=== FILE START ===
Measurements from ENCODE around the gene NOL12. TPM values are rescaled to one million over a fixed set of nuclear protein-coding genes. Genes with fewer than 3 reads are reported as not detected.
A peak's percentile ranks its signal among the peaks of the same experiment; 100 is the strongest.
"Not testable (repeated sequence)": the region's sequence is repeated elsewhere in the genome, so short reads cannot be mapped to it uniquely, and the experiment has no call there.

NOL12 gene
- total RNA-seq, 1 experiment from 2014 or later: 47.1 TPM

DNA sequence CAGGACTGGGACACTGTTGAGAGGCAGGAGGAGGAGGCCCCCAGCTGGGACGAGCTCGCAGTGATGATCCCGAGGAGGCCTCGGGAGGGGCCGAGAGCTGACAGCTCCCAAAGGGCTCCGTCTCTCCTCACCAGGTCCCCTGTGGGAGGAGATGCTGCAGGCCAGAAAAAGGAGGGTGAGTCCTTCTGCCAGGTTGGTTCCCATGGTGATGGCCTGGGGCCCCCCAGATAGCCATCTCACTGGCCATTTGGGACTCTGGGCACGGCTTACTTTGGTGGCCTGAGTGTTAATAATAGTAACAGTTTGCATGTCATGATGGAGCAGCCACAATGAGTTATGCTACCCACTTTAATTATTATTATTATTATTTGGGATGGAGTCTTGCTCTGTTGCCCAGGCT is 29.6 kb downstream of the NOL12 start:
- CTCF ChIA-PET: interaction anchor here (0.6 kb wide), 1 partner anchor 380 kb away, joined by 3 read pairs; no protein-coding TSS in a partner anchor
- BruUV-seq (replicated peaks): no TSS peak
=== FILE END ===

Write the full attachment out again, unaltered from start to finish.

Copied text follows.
Measurements from ENCODE around the gene NOL12. TPM values are rescaled to one million over a fixed set of nuclear protein-coding genes. Genes with fewer than 3 reads are reported as not detected.
A peak's percentile ranks its signal among the peaks of the same experiment; 100 is the strongest.
"Not testable (repeated sequence)": the region's sequence is repeated elsewhere in the genome, so short reads cannot be mapped to it uniquely, and the experiment has no call there.

NOL12 gene
- total RNA-seq, 1 experiment from 2014 or later: 47.1 TPM

DNA sequence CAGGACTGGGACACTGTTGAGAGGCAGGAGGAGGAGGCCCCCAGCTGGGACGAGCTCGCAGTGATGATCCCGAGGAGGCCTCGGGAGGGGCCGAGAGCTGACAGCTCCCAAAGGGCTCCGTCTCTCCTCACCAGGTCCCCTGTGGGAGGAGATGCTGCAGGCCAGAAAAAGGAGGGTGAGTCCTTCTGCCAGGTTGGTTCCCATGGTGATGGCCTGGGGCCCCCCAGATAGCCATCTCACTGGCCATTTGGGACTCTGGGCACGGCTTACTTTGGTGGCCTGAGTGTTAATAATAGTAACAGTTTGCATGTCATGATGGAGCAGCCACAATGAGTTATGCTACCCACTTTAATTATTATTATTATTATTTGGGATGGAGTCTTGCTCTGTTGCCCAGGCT is 29.6 kb downstream of the NOL12 start:
- CTCF ChIA-PET: interaction anchor here (0.6 kb wide), 1 partner anchor 380 kb away, joined by 3 read pairs; no protein-coding TSS in a partner anchor
- BruUV-seq (replicated peaks): no TSS peak